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Selective visual attention for ugly and beautiful body parts in eating disorders.

Authors
  • Jansen, Anita
  • Nederkoorn, Chantal
  • Mulkens, Sandra
Type
Published Article
Journal
Behaviour Research and Therapy
Publisher
Elsevier
Publication Date
Feb 01, 2005
Volume
43
Issue
2
Pages
183–196
Identifiers
PMID: 15629749
Source
Medline
License
Unknown

Abstract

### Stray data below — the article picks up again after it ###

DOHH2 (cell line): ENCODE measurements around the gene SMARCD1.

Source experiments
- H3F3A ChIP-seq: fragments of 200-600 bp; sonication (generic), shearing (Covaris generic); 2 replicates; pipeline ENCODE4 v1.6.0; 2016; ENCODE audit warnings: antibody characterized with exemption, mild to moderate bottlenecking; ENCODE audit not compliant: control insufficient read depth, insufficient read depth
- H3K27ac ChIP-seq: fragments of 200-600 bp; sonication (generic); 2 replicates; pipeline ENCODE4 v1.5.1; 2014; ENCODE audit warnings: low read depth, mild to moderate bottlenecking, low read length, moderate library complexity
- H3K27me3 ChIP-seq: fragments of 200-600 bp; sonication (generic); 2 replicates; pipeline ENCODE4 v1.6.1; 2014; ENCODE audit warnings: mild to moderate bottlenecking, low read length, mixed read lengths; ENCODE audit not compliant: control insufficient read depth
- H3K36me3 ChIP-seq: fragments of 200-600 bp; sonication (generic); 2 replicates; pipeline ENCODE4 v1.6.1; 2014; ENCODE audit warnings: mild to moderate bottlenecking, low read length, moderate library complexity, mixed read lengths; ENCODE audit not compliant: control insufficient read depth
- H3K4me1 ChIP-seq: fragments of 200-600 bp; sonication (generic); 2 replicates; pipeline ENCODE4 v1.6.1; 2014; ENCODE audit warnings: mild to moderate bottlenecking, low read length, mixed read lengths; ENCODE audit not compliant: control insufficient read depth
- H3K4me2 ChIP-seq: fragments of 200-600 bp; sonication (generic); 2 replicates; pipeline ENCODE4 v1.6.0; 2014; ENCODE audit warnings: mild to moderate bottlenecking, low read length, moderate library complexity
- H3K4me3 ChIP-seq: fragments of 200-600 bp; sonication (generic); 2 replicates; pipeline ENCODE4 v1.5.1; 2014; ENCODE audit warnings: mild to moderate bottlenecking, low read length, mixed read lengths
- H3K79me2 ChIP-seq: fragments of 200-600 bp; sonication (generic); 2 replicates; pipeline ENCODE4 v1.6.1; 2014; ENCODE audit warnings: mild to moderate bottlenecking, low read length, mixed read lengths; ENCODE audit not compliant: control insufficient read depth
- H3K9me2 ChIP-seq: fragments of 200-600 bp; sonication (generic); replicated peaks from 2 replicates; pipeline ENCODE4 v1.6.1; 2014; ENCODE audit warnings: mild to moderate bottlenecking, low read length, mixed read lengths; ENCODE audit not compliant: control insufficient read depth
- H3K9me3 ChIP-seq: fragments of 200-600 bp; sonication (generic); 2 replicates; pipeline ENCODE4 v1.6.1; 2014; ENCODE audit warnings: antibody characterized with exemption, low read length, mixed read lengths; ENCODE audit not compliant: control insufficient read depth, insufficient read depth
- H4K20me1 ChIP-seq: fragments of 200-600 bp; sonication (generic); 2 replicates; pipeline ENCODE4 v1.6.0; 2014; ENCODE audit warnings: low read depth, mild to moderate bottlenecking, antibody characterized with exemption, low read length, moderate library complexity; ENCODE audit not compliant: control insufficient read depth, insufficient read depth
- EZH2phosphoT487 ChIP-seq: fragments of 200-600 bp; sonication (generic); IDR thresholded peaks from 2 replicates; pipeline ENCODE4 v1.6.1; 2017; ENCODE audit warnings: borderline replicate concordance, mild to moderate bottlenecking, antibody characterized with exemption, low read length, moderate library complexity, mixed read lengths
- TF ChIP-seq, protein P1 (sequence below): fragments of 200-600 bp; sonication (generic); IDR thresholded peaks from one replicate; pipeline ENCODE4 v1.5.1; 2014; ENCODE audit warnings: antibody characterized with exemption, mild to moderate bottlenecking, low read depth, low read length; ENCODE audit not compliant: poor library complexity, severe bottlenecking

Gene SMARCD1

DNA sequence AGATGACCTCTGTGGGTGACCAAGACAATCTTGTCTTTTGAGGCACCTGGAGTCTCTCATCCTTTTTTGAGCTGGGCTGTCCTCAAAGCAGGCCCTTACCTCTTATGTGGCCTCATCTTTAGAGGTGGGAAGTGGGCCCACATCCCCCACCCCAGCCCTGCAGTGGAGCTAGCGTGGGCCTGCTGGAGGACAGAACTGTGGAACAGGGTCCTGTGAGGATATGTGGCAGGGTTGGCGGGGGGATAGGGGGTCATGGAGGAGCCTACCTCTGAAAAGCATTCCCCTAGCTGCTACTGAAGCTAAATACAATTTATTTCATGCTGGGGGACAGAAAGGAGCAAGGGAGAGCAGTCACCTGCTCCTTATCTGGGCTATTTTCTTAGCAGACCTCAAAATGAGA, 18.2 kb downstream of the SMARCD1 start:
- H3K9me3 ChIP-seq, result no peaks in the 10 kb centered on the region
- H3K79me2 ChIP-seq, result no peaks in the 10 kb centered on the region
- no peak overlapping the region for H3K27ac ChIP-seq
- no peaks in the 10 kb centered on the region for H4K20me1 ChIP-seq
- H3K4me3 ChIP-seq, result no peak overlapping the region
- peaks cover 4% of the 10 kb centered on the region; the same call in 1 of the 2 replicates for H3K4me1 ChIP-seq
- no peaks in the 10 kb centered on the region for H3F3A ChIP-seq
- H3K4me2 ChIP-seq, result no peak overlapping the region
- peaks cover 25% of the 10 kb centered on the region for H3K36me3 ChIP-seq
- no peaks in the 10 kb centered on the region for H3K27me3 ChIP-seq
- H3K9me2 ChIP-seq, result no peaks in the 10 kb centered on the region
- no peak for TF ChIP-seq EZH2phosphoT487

Body image disturbance is characteristic of eating disorders, and current treatments use body exposure to reduce bad body feelings. There is however little known about the cognitive effects of body exposure. In the present study, eye movement registration (electroculography) as a direct index of selective visual attention was used while eating symptomatic and normal control participants were exposed to digitalized pictures of their own body and control bodies. The data showed a decreased focus on their own 'beautiful' body parts in the high symptomatic participants, whereas inspection of their own 'ugly' body parts was given priority. In the normal control group a self-serving cognitive bias was found: they focused more on their own 'beautiful' body parts and less on their own 'ugly' body parts. When viewing other bodies the pattern was reversed: high symptom participants allocated their attention to the beautiful parts of other bodies, whereas normal controls concentrated on the ugly parts of the other bodies. From the present findings the hypothesis follows that a change in the processing of information might be needed for body exposure to be successful.

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